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Phenoloxidase Activity in the Reproductive System of Biomphalaria glabrata: Role in Egg Production and Effect of Schistosome Infection

Guangxing Bai, Laura A. Johnston, Colleen O. Watson and Timothy P. Yoshino
The Journal of Parasitology
Vol. 83, No. 5 (Oct., 1997), pp. 852-858
DOI: 10.2307/3284280
Stable URL: http://www.jstor.org/stable/3284280
Page Count: 7
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Since scans are not currently available to screen readers, please contact JSTOR User Support for access. We'll provide a PDF copy for your screen reader.
Phenoloxidase Activity in the Reproductive System of Biomphalaria glabrata: Role in Egg Production and Effect of Schistosome Infection
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Abstract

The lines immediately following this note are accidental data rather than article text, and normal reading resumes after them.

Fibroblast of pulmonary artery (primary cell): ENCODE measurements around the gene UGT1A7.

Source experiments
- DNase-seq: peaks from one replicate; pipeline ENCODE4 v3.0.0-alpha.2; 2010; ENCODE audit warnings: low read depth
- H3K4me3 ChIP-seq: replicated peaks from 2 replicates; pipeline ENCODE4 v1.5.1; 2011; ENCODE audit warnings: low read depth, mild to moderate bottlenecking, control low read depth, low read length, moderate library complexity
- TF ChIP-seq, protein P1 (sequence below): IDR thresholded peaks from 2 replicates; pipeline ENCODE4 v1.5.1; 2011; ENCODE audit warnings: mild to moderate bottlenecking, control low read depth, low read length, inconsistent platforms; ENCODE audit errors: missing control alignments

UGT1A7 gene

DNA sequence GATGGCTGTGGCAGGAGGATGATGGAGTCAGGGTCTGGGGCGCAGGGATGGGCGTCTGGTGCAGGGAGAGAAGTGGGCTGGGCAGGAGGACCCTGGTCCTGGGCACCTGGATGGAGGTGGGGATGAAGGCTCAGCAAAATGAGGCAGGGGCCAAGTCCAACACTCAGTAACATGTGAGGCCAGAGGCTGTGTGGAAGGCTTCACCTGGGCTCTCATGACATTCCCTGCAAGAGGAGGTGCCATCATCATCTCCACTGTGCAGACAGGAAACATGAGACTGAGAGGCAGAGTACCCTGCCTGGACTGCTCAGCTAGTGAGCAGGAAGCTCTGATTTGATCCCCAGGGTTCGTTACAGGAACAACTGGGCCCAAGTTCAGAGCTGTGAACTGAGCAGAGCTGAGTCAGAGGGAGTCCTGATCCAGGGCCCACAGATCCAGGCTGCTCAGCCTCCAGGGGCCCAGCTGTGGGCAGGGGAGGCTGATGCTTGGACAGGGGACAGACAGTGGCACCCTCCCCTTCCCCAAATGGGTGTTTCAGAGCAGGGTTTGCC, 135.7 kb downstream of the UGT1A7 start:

Infection by larval trematodes often causes a cessation of egg production in its molluscan intermediate host and is referred to as parasitic castration. Because phenoloxidase (PO) has been shown to be involved in egg formation in other invertebrate species, we investigated the role of PO in normal egg production in the snail, Biomphalaria glabrata, and the effects of Schistosoma mansoni infection on the PO pathway in this snail. Our data showed that PO activity in the albumen gland (AG) is initially expressed when snails reach a size of approximately 8 mm in shell diameter and continues to increase as snails grow, indicating a developmental link between snail size and AG PO expression. Egglaying was also shown to be coincidental with the onset of PO expression in the AG, thereby supporting a direct association between PO activity and egg production. In addition, exposure of snails to diethyldithiocarbamate (DDC), a PO inhibitor, affected normal in vivo egg production, as evidenced by a significant decrease in the numbers of eggs laid in DDC-treated groups compared to nontreated groups. Normal resumption of egg-laying activity in treated snails following withdrawal of the drug indicated that inhibition was reversible. Taken together, the results of our developmental and DDC-exposure studies provide strong support for a crucial role of PO in normal egg production in this animal. Finally, AG PO activities of infected and uninfected control snails were measured over the course of S. mansoni infection. Our results showed that both total and specific enzyme activities in the AG of infected snails were significantly decreased at 28 and 33 days postinfection (PI) when compared to those of control snails. Results of subsequent experiments assessing the effects of larval infection on L-tyrosine (PO substrate) levels in AG and ovotestis revealed a significant increase in the levels of this compound in both organs over the course of infection. It is concluded that AG PO activity is functionally linked to egg formation in normal snails and that a strong association exists between parasite-mediated decrease in AG PO activity and parasitic castration. However, from the data presented, a direct causal relationship linking infection, decreased PO, and castration has yet to be established.

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